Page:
The memorandum of a company limited by guarantee must also state that each member undertakes to contribute to the assets of the company in the event of its being wound up while he is a member, or within one year after he ceases to be a member, for payment of the debts and liabilities of the company contracted before he ceases to be a member and of the costs, charges and expenses of winding up, and for adjustment of the rights of the contributories among themselves, such amount as may be required, not exceeding a specified amount.
In the case of a company having a share capital
- The memorandum must also state the amount of share capital with which the company proposes to be registered and the division thereof into shares of a fixed amount.
- No subscriber of the memorandum may take less than one share
- Each subscriber must write opposite to his name the number of shares he takes.
Articles of association
The articles must contain rules governing the internal management of the company and regulating the rights of the members of the company among themselves. Companies may adopt all or any of the regulations contained in Table A in the First Schedule of the Companies Law, Chapter 113.
The articles deal with matters such as:
- General meetings of the company
- Voting rights of members
- Transfer of shares
- Appointment and powers of directors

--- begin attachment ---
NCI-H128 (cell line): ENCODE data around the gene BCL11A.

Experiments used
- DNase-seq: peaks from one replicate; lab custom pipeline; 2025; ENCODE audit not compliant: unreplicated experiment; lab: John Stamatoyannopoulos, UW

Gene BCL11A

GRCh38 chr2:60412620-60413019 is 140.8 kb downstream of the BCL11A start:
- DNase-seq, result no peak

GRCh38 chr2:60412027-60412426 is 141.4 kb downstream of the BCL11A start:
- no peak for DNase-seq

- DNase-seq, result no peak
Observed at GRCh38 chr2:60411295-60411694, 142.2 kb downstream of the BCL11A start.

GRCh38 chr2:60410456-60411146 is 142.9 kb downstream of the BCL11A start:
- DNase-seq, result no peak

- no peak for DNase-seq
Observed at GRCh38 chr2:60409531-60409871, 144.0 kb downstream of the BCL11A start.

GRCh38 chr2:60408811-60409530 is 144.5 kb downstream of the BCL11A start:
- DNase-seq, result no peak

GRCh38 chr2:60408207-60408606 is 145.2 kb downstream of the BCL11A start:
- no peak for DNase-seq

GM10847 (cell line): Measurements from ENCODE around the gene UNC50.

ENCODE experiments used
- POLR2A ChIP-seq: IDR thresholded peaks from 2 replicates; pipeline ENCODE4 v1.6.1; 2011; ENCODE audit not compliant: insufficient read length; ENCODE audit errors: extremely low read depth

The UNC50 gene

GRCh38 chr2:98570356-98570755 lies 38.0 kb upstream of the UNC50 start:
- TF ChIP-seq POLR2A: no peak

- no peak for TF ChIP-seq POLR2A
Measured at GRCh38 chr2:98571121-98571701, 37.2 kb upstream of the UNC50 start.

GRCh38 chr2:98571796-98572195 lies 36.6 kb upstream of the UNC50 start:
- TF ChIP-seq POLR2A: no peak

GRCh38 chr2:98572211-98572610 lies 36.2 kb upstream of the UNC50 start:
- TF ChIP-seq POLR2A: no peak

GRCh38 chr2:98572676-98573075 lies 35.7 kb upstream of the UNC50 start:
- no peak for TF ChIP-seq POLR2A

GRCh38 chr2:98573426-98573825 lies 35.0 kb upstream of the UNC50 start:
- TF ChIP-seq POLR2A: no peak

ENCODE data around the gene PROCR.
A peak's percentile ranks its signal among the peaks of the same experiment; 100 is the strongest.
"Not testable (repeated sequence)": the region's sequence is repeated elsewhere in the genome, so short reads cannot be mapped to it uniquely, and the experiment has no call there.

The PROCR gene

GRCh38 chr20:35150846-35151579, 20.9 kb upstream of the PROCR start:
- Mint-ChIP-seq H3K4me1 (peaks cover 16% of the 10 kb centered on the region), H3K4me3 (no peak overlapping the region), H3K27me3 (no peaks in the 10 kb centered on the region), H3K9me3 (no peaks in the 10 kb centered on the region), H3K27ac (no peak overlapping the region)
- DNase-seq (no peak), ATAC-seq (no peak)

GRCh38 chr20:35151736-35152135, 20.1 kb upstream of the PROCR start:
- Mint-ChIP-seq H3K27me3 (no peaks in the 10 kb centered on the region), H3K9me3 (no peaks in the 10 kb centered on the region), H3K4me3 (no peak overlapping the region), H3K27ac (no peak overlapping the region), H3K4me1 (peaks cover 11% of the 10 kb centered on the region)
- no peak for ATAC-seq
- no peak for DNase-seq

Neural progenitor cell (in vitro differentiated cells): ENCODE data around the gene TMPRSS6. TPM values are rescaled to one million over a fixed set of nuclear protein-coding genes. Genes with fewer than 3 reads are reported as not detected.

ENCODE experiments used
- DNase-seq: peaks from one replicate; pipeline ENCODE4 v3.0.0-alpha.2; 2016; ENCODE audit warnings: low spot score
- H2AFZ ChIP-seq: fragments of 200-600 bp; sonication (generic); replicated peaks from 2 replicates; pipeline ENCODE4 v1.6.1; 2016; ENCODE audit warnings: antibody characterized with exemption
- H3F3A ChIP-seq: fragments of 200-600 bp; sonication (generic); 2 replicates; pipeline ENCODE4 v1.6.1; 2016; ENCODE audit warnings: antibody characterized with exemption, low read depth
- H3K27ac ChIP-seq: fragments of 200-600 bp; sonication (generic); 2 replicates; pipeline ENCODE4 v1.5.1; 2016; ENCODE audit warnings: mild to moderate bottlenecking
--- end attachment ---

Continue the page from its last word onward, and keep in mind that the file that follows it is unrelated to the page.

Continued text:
- Accounts and audit
Name of the Company
No company shall be registered by a name which in the opinion of the Registrar of Companies is undesirable.
A minimum share capital is required. Such capital has to be expressed in Turkish Liras but it can be paid in any foreign currency. The share capital of a company can be increased at any time by an ordinary resolution, which requires a simple majority of members.
There shall be a minimum of two directors for public companies and a minimum of one director (who cannot at the same time be the secretary) for private companies. It is recommended, however, that there should be at least two directors. There is no necessity to have local directors.
The registration of a company is effected by submission to the Registrar of Companies the following documents
- Declaration of Compliance with the requirements of the Companies Law Chapter 113.
- Memorandum and articles of association
- Name, address and description of directors and secretary
- Registered office of the company
Companies subject to their own laws
The companies subject to
- Free Port and Zone Law
- International Banking Unit Law
- International Business Unit Law
- Banking Law
- Insurance Law
And their registration and supervision is made in accordance with Companies Law, Chapter 113
Foreign individuals or companies can become shareholders in a TRNC registered company after securing the approval of the Ministry of Economy. The paid up capital of such a company is determined by the Ministry and must be remitted to TRNC before incorporation.
There can be two types of branches in TRNC:
- Branch of a local company
- Branch of a foreign company
A local company may form and operate branches without any additional formalities.
Foreign companies establishing a place of business in TRNC are subject to sections 347-353 of the Companies Law, Chapter 113.
Overseas companies may establish a branch in TRNC provided they obtain the approval of the Council of Ministers, remit to TRNC as capital the amount determined by the Ministry of Economy in cash or in kind.
[acc_item title=”Free Zone Companies”]
Free Zone companies are subject to number 26/1983 Law on Free Zone and Port and their registration and supervision is made in accordance with Companies Law, Chapter 113.